Wednesday, October 23, 2013

BOUNTY KILLER (Review) - Toronto After Dark


*Toronto Premiere*

review by AARON ALLEN

Directed by Henry Saine
Written by Jason Dodson, Colin Ebeling, and Henry Saine

Starring: Christian Pitre, Matthew Marsden, Barak Hardley, Kristanna Loken, Abraham Benrubi, Gary Busey

BOUNTY KILLLER is a deeply entertaining post-apocalyptic action comedy that's Mad Max meets Grindhouse by way of The Ice Pirates. In Bounty Killer, director Henry Saine has found a winning "popcorn movie" recipe for silly escapist entertainment that outpaces many of its higher-budgeted contemporaries. 

In the near future, mega corporations hijack the world's governments and wage a brutal war against each other that plunges the world into an apocalypse. 20 years later, the wastelands now belong to the Bounty Killers. Following the devastation caused by the Corporate Wars, a new order has arisen to justice to the corporations: The Council of Nine. The Council of Nine issues death warrants for the world's white collar criminals guilty of destroying the world with their unregulated greed. Executing these warrants are the heroes of the wastelands: the Bounty Killers, freelance assassins and mercenaries who roam the wastes and compete for fame and fortune as they collect the bloodied neckties of free market fugitives. At the top of the bounty killer game, Mary Death (Christian Pitre) -- a heavily armed assassin in a stylish stewardess outfit and thigh high Go-Go boots -- rips through the deserts of the wasteland in her yellow mustang collecting bounties and signing autographs for her adoring fans. She competes with her former lover and sometimes-collaborator Drifter (Matthew Marsden), who eschews the celebrity Mary has attained as a Bounty Killer to instead focus on his mysterious personal vendetta against the corporate powers of the past.

Mary Death's the life of the party
But when the Council of Nine one day issues a death warrant on Drifter himself, the fragile relationship between Drifter and Mary is shattered. Accompanied by his number one fan and new gun caddy Jack (Barak Hardley), Drifter must make his way through a radioactive wasteland overrun by savage Gypsies in order to reach the Council of Nine and clear his name. But Mary Death is hot on his trail, and she's not exactly sure what she's going to when she finds him. Will she kiss him or kill him?

Gypsies: The #1 threat in the wasteland
Shot in a mere 18 days with fight scenes filmed in just 2-4 hours, Bounty Killer is an impressive achievement in the fast-paced world of indie action cinema. Generally marked by a delightful silliness, Bounty Killer never drags for a moment, and Saine's direction is funky, frenetic, and full of stylish flourishes. Each action scene is exciting and inventive, including my favorite set piece in which an army of Gypsies rocket across the desert in hot rods as they chase our heroes atop a streamline trailer stagecoach that's pulled by motorcycles instead of horses. Ambitious and funky as hell, Bounty Killer also features an outstanding supporting cast including Kristanna Loken (Terminator 3) as the leader of the corporate elite, musician and actor Eve as the leader of the savage skull-faced Gypsies, Hollywood wild man Gary Busey as a corporate thug, and Beverly D'Angelo (the mom from all National Lampoon's Vacation movies) as the proprietor of a saloon and brothel called The Thirsty Beaver.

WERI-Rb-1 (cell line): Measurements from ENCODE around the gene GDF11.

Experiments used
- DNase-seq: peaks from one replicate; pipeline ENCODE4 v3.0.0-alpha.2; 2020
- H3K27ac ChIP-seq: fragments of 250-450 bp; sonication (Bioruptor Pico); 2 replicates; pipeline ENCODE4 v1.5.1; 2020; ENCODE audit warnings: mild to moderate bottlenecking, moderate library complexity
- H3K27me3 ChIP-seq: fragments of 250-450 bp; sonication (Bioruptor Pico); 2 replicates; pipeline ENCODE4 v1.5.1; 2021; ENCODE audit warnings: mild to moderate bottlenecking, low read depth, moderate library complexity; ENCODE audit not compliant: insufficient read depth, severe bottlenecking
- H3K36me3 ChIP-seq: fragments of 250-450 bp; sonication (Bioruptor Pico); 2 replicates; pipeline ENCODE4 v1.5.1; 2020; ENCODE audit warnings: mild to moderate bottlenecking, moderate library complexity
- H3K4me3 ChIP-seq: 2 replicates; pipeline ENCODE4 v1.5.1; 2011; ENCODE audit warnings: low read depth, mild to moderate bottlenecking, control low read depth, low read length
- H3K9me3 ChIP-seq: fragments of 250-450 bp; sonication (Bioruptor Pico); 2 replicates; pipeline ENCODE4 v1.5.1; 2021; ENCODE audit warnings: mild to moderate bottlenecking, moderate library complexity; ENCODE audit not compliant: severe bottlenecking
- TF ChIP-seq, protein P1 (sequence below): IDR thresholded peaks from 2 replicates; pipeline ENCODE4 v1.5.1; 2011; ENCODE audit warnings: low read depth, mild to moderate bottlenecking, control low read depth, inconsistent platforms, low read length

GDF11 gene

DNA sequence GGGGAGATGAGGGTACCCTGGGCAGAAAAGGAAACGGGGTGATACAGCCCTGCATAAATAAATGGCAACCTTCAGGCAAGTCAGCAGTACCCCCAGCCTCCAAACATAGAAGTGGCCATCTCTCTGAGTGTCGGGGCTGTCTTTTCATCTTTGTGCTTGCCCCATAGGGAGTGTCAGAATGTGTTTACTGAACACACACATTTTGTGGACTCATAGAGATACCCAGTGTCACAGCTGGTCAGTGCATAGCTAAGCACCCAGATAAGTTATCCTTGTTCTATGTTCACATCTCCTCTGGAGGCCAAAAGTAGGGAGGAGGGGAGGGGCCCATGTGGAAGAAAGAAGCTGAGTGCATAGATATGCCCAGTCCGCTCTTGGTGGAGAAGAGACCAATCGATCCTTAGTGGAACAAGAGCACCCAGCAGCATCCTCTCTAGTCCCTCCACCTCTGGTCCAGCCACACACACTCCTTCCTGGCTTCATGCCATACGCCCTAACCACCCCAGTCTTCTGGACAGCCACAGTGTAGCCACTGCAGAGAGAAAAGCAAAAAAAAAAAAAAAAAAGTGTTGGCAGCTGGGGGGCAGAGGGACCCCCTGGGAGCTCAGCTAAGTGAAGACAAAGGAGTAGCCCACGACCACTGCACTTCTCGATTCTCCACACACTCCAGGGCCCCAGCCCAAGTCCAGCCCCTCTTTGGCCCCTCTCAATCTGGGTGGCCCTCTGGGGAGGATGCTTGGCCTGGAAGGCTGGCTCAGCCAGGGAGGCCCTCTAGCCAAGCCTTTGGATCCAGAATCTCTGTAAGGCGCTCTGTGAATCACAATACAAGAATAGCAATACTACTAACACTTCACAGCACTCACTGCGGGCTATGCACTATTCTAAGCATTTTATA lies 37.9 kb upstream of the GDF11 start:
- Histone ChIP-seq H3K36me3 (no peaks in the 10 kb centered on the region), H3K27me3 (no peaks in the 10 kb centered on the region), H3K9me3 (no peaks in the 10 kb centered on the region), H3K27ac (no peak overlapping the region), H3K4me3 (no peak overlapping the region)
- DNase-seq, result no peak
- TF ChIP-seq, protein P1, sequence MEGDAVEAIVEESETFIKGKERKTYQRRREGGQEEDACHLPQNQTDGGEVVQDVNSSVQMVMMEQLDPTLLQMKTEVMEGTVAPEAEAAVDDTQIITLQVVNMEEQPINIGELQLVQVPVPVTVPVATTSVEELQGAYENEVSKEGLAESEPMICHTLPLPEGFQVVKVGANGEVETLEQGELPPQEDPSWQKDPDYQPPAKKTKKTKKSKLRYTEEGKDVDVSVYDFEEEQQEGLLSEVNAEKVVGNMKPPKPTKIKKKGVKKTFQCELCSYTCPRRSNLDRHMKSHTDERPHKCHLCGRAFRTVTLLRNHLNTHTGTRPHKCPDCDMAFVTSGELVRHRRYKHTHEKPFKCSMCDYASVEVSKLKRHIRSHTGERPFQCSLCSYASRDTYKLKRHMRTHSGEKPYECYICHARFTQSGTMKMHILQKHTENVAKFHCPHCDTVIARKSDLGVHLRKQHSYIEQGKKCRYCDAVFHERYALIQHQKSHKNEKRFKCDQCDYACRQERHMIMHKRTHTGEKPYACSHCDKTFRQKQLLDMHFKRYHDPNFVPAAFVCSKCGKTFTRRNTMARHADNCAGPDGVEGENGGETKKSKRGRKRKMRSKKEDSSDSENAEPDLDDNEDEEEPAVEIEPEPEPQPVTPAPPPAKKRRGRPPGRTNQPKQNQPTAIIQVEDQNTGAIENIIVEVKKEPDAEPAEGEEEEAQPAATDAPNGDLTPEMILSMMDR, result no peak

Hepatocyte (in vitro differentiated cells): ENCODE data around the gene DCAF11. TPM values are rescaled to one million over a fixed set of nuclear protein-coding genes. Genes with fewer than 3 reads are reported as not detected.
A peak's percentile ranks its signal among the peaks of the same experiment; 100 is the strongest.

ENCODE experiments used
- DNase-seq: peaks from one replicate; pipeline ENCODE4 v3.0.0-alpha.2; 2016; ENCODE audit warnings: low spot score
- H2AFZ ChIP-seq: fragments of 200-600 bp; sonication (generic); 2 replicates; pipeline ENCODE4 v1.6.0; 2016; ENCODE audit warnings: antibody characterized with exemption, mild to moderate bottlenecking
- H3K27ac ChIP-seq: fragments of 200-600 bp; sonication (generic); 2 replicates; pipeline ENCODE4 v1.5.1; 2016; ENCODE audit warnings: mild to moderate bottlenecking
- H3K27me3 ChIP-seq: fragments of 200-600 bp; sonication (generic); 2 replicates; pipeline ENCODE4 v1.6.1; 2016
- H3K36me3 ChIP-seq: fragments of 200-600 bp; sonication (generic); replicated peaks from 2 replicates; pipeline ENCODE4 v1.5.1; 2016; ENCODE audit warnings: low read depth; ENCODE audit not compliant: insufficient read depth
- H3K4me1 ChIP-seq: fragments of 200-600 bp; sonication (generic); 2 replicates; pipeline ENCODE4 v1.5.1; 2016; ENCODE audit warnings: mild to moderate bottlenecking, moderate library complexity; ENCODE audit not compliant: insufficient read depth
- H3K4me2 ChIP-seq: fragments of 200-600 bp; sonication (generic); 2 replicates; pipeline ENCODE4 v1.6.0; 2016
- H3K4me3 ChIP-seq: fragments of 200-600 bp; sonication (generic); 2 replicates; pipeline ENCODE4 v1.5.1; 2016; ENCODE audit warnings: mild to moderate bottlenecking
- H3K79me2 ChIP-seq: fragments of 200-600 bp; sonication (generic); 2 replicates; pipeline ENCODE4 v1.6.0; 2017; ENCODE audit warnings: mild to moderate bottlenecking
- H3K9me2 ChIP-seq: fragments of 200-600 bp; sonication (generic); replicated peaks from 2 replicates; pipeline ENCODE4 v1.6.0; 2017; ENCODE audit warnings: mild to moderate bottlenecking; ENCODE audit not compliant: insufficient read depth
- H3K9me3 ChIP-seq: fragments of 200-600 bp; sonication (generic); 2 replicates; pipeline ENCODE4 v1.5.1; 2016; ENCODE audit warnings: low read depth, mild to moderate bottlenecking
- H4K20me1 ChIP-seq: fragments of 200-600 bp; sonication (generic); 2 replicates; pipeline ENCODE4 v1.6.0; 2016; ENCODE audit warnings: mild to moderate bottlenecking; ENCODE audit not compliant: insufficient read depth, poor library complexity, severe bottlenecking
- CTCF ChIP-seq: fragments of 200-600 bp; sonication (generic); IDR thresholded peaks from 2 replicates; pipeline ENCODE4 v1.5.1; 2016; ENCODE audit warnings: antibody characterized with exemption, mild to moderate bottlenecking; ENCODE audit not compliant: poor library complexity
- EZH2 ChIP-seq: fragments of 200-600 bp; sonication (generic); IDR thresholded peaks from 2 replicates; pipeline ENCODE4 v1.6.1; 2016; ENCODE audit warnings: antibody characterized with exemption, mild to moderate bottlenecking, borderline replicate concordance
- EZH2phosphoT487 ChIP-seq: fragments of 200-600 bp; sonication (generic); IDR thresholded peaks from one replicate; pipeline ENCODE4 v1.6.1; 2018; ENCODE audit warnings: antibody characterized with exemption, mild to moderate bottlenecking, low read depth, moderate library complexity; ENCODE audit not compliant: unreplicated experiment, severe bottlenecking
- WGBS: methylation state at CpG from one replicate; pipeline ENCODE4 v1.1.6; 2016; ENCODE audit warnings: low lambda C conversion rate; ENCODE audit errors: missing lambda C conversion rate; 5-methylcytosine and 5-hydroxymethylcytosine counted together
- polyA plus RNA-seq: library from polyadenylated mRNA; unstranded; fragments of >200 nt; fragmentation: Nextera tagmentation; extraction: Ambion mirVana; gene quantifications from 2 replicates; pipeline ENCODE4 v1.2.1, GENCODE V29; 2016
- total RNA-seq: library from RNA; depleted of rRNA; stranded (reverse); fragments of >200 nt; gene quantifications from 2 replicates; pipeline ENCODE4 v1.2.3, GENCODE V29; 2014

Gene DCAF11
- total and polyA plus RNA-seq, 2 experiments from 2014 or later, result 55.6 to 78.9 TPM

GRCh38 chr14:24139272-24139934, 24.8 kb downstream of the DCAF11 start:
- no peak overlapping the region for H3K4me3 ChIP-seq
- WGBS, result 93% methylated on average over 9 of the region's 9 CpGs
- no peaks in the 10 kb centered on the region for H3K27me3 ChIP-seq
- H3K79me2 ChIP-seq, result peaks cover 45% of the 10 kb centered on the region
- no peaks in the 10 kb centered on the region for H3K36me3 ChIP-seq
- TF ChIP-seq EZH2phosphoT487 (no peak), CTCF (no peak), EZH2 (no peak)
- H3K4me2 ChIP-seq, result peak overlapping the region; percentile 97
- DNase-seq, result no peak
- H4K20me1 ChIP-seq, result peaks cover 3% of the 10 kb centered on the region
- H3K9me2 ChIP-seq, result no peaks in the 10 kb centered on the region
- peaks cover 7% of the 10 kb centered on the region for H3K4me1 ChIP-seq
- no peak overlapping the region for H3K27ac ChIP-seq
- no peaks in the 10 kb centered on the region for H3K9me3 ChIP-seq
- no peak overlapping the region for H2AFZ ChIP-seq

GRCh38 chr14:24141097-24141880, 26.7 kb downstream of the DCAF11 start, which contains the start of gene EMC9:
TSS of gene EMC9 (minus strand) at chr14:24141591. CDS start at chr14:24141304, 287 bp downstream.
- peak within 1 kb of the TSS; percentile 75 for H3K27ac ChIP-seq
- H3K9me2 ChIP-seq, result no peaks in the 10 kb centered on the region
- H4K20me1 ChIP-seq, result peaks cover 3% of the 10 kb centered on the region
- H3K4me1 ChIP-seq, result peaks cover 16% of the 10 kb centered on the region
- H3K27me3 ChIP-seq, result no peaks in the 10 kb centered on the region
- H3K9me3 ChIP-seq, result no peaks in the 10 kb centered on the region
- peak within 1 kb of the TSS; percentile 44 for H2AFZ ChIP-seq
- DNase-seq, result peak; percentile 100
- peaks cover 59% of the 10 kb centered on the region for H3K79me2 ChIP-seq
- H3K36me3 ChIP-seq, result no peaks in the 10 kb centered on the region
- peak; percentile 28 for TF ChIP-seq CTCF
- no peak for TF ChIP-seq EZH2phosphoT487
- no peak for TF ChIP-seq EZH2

Bounty Killer Buddies
While Matthew Marsden is fairly dry and often disappointing as our bland hero, Bounty Killer boasts two absolutely standout performances. First, Barak Hardley is hilariously lovable as Jack, Drifter's gun caddy. His thick-rimmed glasses, shaggy mop of air, scruffy beard and slightly gaped teeth give him an endearing Muppet-like quality that is only accentuated by his lovable Teddy Bear personality and exasperated performance as an out-of-his-depth bounty killer fanboy. Director Henry Saine said he had to fight very hard with the producers to cast Hardley (whom he had cast in his previous film The Last Lovecraft), and it was clearly a battle well won! The comic sidekick to Marsden's emotionally shallow hero, Hardley steals every memorable scene as Drifter's wannabe best-buddy and partner. 

Oh, how your bubble's gonna burst
When you meet another nurse
She'll be driving in a hearse
The second breakout role goes to Christian Pitre as Mary Death. Although Mary Death is a bundle of pulp fiction stereotypes and male exploitation fantasies, Pitre finds a core of humanity and vulnerability in her role as the death-defying bounty killer with a bloody past. When Warner Bros. eventually begins casting a Justice League feature film, I think they could have a potential Wonder Woman here with Pitre. As Mary Death, she certainly shows she has the brains, the brawn, and the beauty to play a moral yet violently uncompromising Amazonian Warrior Princess. She seamlessly slips right into Bounty Killer's comic book sensibilities, so it's not hard to imagine that Bounty Killer could be her springboard to even more iconic sci-fi / fantasy roles.

Bounty Killer slayed the audience at Toronto After Dark at its Toronto Premiere last week with its pop fusion of light social commentary and heavy action/comedy. Go check it out on VOD right now, and grab yourself a copy of this independent action bonanza when it hits DVD and Blu-ray later this October.

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